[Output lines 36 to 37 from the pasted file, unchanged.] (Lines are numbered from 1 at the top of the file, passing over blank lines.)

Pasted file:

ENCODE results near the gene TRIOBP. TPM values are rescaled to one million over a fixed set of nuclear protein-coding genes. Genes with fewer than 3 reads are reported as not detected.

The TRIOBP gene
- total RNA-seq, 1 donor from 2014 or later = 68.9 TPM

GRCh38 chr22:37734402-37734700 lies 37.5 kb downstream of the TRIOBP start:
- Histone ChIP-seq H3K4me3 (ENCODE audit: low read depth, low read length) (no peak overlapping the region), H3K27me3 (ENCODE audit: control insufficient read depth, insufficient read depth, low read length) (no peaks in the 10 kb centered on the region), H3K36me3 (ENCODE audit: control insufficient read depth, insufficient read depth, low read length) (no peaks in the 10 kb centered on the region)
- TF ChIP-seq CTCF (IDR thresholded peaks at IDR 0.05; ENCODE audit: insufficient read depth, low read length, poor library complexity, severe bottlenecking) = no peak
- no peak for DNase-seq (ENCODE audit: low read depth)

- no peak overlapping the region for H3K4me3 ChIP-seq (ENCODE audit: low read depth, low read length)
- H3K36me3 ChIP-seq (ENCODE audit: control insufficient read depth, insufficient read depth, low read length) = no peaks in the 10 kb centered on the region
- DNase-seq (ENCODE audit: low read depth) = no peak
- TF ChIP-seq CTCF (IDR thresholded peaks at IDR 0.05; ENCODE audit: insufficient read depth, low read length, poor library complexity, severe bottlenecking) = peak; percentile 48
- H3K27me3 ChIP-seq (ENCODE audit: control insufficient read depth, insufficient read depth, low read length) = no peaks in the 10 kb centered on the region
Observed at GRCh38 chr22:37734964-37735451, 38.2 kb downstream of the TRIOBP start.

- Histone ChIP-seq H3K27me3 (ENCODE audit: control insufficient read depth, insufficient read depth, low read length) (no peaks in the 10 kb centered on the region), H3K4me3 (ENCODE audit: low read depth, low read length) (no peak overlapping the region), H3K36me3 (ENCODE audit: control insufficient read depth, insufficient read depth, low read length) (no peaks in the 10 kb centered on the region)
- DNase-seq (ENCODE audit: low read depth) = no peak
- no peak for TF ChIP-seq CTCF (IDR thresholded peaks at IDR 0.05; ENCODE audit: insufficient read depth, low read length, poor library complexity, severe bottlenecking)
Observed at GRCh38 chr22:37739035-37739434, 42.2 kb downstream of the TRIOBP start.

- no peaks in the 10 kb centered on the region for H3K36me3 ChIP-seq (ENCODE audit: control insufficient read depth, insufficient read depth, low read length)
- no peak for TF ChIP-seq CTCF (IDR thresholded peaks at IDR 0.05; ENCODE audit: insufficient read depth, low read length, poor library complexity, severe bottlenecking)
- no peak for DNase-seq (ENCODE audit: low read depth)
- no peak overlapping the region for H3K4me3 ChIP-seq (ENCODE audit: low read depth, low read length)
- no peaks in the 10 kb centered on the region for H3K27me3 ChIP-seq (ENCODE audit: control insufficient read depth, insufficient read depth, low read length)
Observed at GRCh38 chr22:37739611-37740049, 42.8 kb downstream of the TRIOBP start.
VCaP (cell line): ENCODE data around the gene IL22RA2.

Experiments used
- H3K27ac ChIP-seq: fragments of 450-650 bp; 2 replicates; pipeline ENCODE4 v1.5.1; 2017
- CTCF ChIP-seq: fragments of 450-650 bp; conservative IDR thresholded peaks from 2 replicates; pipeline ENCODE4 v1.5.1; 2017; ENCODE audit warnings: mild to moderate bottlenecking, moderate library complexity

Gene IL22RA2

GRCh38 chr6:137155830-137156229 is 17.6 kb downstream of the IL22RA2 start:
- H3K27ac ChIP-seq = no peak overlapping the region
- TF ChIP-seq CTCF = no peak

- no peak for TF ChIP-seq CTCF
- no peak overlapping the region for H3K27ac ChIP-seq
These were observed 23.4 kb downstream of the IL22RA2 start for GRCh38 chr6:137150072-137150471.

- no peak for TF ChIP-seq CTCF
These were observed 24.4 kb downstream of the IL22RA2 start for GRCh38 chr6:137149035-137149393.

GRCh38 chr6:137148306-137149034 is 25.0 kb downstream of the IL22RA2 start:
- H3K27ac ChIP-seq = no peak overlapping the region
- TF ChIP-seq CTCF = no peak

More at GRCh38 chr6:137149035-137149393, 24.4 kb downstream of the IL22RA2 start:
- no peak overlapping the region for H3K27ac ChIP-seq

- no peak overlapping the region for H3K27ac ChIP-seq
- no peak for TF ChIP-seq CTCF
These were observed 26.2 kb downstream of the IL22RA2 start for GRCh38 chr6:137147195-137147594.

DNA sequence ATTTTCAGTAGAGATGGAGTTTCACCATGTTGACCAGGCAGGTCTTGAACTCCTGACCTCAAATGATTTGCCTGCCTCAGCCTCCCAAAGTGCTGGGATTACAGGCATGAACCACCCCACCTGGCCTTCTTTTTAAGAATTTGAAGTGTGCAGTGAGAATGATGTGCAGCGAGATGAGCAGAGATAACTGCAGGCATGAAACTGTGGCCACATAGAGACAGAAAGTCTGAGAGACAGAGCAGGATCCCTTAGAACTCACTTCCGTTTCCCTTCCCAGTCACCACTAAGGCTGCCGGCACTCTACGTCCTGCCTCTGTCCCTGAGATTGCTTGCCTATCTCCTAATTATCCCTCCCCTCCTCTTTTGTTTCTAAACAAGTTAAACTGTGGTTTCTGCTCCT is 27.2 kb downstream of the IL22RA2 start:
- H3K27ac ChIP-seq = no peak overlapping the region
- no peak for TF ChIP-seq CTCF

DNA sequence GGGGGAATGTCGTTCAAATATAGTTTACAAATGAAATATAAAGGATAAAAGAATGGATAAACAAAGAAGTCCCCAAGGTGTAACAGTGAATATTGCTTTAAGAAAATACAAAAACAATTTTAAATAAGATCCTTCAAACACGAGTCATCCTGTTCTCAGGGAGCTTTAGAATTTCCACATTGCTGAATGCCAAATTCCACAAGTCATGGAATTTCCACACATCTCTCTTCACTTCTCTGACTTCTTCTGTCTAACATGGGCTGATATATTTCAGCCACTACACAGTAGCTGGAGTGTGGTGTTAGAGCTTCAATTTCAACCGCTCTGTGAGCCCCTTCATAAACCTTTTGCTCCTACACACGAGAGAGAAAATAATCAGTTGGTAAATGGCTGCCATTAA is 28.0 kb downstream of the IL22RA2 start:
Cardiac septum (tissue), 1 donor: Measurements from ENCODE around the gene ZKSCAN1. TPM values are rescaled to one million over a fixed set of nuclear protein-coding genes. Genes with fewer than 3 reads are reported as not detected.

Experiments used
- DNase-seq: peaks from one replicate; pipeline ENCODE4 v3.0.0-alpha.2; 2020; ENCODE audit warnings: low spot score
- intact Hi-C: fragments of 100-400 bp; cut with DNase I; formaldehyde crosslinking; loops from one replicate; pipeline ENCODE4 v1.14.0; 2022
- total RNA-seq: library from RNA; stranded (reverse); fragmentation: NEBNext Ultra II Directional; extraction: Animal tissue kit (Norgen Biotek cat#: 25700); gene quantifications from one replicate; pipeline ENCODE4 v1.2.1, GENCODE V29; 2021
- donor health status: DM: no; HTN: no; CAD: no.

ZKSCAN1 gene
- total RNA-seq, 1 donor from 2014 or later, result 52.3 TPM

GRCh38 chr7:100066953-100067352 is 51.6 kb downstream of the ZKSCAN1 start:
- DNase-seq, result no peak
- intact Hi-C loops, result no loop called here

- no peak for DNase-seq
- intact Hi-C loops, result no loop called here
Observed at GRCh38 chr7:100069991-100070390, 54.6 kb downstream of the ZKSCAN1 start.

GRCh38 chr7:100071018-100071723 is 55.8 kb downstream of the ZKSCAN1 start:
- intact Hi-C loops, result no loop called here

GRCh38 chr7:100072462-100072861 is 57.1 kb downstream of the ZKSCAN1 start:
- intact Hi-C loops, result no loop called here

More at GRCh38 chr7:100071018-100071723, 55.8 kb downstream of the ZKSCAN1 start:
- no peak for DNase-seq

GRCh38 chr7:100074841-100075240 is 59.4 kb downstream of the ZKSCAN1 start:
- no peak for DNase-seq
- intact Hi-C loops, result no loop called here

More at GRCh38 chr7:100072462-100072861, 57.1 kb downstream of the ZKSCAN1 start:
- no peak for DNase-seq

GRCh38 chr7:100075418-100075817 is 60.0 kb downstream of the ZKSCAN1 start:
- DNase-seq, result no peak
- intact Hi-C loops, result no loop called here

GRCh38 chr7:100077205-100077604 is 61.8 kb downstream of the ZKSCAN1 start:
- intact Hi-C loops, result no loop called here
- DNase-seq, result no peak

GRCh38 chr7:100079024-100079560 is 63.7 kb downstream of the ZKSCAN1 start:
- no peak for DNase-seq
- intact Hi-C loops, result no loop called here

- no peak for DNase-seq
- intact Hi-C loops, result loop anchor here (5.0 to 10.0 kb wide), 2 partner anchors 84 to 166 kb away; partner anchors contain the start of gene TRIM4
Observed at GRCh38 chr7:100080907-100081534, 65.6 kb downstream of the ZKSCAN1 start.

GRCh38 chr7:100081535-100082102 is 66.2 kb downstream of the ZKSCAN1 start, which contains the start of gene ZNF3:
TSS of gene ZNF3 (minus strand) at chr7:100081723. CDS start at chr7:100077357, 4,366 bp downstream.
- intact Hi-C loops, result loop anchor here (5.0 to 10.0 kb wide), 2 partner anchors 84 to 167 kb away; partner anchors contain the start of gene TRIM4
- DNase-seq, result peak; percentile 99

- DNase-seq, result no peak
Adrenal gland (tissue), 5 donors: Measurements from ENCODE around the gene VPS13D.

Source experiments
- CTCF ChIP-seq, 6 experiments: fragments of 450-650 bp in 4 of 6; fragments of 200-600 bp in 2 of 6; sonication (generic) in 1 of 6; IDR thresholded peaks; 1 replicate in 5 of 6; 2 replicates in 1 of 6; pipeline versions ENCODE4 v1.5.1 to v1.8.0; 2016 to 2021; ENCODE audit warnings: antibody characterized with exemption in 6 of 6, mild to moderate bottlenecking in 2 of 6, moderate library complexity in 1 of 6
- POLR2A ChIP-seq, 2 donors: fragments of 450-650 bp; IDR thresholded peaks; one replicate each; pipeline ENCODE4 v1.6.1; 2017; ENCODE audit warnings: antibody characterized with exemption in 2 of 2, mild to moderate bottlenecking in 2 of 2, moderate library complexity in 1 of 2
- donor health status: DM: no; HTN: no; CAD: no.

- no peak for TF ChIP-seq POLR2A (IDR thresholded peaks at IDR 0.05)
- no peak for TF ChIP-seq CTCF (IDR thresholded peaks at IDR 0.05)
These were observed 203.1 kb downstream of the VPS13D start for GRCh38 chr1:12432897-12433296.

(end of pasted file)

These were observed 24.4 kb downstream of the IL22RA2 start for GRCh38 chr6:137149035-137149393.

GRCh38 chr6:137148306-137149034 is 25.0 kb downstream of the IL22RA2 start: